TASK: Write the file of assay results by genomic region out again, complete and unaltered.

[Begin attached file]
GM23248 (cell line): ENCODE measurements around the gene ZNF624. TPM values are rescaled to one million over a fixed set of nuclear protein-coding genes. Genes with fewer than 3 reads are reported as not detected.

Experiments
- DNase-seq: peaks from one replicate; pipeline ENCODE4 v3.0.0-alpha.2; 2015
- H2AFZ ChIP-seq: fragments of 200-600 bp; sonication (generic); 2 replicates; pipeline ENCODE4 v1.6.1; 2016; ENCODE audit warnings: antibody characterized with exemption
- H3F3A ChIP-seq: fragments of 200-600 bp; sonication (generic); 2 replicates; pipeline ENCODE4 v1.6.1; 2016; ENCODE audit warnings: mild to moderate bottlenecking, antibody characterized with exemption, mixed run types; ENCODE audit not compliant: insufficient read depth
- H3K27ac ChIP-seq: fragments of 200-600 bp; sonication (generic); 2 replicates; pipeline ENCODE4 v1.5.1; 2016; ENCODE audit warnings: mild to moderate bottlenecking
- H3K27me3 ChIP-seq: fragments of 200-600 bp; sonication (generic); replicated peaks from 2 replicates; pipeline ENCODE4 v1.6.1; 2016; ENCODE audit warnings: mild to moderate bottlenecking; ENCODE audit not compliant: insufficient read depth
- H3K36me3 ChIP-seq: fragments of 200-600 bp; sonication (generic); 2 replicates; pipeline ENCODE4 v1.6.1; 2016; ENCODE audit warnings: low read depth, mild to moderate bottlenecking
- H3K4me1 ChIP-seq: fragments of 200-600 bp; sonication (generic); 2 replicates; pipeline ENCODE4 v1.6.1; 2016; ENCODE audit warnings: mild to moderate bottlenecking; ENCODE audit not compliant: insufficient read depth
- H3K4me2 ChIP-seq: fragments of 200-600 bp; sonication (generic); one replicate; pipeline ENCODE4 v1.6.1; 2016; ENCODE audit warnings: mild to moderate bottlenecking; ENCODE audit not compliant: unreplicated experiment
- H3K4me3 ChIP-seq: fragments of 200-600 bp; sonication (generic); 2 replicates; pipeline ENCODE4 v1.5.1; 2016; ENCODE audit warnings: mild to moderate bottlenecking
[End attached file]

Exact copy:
GM23248 (cell line): ENCODE measurements around the gene ZNF624. TPM values are rescaled to one million over a fixed set of nuclear protein-coding genes. Genes with fewer than 3 reads are reported as not detected.

Experiments
- DNase-seq: peaks from one replicate; pipeline ENCODE4 v3.0.0-alpha.2; 2015
- H2AFZ ChIP-seq: fragments of 200-600 bp; sonication (generic); 2 replicates; pipeline ENCODE4 v1.6.1; 2016; ENCODE audit warnings: antibody characterized with exemption
- H3F3A ChIP-seq: fragments of 200-600 bp; sonication (generic); 2 replicates; pipeline ENCODE4 v1.6.1; 2016; ENCODE audit warnings: mild to moderate bottlenecking, antibody characterized with exemption, mixed run types; ENCODE audit not compliant: insufficient read depth
- H3K27ac ChIP-seq: fragments of 200-600 bp; sonication (generic); 2 replicates; pipeline ENCODE4 v1.5.1; 2016; ENCODE audit warnings: mild to moderate bottlenecking
- H3K27me3 ChIP-seq: fragments of 200-600 bp; sonication (generic); replicated peaks from 2 replicates; pipeline ENCODE4 v1.6.1; 2016; ENCODE audit warnings: mild to moderate bottlenecking; ENCODE audit not compliant: insufficient read depth
- H3K36me3 ChIP-seq: fragments of 200-600 bp; sonication (generic); 2 replicates; pipeline ENCODE4 v1.6.1; 2016; ENCODE audit warnings: low read depth, mild to moderate bottlenecking
- H3K4me1 ChIP-seq: fragments of 200-600 bp; sonication (generic); 2 replicates; pipeline ENCODE4 v1.6.1; 2016; ENCODE audit warnings: mild to moderate bottlenecking; ENCODE audit not compliant: insufficient read depth
- H3K4me2 ChIP-seq: fragments of 200-600 bp; sonication (generic); one replicate; pipeline ENCODE4 v1.6.1; 2016; ENCODE audit warnings: mild to moderate bottlenecking; ENCODE audit not compliant: unreplicated experiment
- H3K4me3 ChIP-seq: fragments of 200-600 bp; sonication (generic); 2 replicates; pipeline ENCODE4 v1.5.1; 2016; ENCODE audit warnings: mild to moderate bottlenecking